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Joseph F

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About Joseph F

  • Rank
    Always Experimenting
  • Birthday 08/12/1984

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    Male
  • Location
    : Atlanta, Georgia

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  1. Ian Currie Test Tiles Forums?

    hahaha. I can imagine doing that. I now think of everything in terms of volume + dry mixing. Now that I have the ability to calculate a ratio of wet to dry in a mix. I can easily estimate the dry amount needed to add. It is fantastic what a little work will lead you to discover improvements in your processes. When I used to mix glazes for testing colorants. I would weigh out 5 batches individually.... now I just mix up a batch, and do a certain ml into each one, calculate the dry ingredients in that cup and mix the appropriate % I want to add. So much better. I am really enjoying the exploration aspect. I recently decided to give up any real pursuit of being a production potter in order to be a glaze and surface scientist potter profession thingy?! I am actually studying chemistry makeups of ingredients now in my Out of Earth Into Fire book. That isn't to say I don't think production pottery isn't awesome, it is. It just isn't where my heart is in this world of ceramics. I was talking to a friend about his business and stuff and I was telling him to quit beating his head against the wall trying to force something that he doesn't want to do, and just adapt to what he wants to do. Then on the way home I realized that I am not even taking my own advice. The whole idea of electric kilns and what they can do is still in its infancy. They are beautiful machines that produce consistent glaze results, it is up to us to figure out the rest of the glaze equations. My slab roller should arrive this coming week I think. I estimate I will be making hundreds of tiles very soon. Lots of testing!
  2. I made the plunge and bought a shimpo banding wheel. I must say it turns rather nice. Looking forward to trimming some yunomi on it with my wooden knife.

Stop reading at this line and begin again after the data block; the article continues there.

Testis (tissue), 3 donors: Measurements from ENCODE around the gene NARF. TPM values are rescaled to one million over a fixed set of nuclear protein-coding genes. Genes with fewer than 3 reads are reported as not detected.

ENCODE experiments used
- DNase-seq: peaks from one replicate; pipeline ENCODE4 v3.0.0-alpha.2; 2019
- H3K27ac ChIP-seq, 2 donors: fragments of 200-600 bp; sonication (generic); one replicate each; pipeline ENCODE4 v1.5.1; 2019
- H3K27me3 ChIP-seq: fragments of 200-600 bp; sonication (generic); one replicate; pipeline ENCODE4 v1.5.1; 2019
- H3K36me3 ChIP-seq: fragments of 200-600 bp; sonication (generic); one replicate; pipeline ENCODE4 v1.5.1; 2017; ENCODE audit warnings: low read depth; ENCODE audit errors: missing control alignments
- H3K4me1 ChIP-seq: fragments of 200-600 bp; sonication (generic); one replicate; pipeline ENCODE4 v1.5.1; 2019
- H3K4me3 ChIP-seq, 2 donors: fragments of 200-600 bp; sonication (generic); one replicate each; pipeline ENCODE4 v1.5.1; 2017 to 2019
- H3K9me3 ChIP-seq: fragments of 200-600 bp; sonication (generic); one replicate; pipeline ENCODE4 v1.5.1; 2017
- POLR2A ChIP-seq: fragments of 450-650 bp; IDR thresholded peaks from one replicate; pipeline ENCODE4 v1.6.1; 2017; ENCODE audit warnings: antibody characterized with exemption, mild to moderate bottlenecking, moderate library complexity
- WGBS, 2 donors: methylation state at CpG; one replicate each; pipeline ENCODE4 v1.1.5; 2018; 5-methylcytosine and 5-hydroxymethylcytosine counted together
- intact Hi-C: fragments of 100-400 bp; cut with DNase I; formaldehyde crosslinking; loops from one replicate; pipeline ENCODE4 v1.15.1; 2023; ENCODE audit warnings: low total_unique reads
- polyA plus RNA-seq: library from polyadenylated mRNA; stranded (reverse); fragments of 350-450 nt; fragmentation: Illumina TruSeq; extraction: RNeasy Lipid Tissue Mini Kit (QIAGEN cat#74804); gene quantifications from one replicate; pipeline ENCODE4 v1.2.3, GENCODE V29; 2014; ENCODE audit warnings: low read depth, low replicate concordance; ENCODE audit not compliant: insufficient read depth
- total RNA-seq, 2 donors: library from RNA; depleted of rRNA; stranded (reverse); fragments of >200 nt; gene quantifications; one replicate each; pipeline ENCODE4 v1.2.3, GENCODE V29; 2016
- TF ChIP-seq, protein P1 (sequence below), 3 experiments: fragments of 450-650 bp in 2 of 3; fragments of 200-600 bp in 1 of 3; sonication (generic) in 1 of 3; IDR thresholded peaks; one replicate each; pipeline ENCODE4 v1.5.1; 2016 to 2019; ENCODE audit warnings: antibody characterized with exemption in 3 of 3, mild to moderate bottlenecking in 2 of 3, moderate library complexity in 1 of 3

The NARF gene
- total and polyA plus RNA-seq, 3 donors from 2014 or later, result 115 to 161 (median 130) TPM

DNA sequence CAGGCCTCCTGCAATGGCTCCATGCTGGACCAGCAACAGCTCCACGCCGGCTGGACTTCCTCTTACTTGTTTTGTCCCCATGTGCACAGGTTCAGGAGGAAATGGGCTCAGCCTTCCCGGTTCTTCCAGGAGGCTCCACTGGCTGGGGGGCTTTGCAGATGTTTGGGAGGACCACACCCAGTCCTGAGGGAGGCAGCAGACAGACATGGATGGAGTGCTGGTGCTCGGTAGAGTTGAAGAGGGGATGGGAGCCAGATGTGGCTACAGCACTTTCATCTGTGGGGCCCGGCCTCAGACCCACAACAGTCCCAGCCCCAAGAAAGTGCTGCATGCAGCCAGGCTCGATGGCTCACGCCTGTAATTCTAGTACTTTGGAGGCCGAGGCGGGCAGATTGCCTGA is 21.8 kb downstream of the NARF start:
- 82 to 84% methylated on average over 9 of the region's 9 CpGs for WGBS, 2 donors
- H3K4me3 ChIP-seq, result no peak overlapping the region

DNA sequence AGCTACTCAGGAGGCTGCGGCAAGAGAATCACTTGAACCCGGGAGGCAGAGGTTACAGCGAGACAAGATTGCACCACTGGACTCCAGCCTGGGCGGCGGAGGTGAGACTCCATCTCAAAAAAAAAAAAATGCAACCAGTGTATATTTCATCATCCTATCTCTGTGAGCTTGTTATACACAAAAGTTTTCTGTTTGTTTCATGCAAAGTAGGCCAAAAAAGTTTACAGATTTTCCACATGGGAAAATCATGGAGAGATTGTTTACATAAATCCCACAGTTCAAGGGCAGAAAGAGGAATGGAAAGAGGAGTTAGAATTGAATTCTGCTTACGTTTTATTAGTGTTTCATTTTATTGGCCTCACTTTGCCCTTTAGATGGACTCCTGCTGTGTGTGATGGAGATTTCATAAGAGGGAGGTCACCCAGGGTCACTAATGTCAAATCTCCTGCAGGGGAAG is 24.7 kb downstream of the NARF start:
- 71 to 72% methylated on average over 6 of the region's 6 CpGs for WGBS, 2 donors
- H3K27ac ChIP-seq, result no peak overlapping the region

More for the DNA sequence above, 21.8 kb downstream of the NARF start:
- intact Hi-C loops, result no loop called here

3. Ian Currie Test Tiles Forums?

    I am practically good friends with the hatter.
  4. NCECA

    This is why I shave my beard. I don't want to give anyone any false impressions. I keep it close and stubble, to represent my rookie ness.
  5. Ian Currie Test Tiles Forums?

    @Min I read through his document several times. Lots of really good information. That last sentence you pasted: "I found that as the silicon carbide size became smaller, there was more glaze melt, less surface texture from the glaze bubbling while giving off oxygen during the chemical processes and weaker reduction." I think this has a lot of merit to look into. I am curious if I can increase the SiC amounts greatly since the surface is suffering from less bubbling from the finer meshes of SiC. I wonder if you can increase it and still have a smoother surface but start to get the same reduction effects. Eventually I will test this. Maybe in the coming weeks. Particularly around the perfect Silica and Alumina ratios that seem to promote the reduction but not the surface bubbles. For the others: Is there a general interest for me to continue posting these SiC grids? I am going to be running a bunch of them along side normal grid test every few weeks. I will start posting the higher resolution pictures in the future however. If people feel like I am just posting useless information by posting my grids I will stop linking them. I find them interesting, but maybe this isn't the place to continue to link them? I am also going to adapt my grid this week as well to have more information in the cells, some type of vertical change. Also they will be more uniform thanks to my new slab roller coming.
  6. Ian Currie Test Tiles Forums?

    I totally agree on this point. I know iron is a flux in reduction, but I am not sure that this is the case with copper. I have never read that anywhere, but I don't fire reduction so again I could be wrong. But it doesn't account for the crazing improving slightly as more SiC is added. That would be opposite factor I would assume?
  7. I fired some wadding in my electric kiln a few months ago. I did about 6 pots. I made the wadding up right before the firing and added it to the pots. I just added a 1 hour preheat and fired away. There were no signs of cracks or explosions. Everything came out fine. I just mixed Kaolin and Alumina Hydrate together 50/50. Seemed to work fine. No idea if this is helpful to you or not, but just some experience from my end.
  8. We stopped eating gluten, as it was tearing our stomachs up and making me and my wife ache. We didn't realize it but over the last 30 years we have developed a sensitivity to gluten. We have cut it out completely and feel much better. It is hard to do. I agree the apples look better with the pie crust deliciousness, but there is no way I could eat that now. I might make an apple baker. It looks interesting to throw and we love apples. Yum. I had forgot about this post. I need to throw the bowls and cut them in half too.
  9. Ian Currie Test Tiles Forums?

    I posted here on accident. Sorry. I would delete it but I can't.
  10. Ian Currie Test Tiles Forums?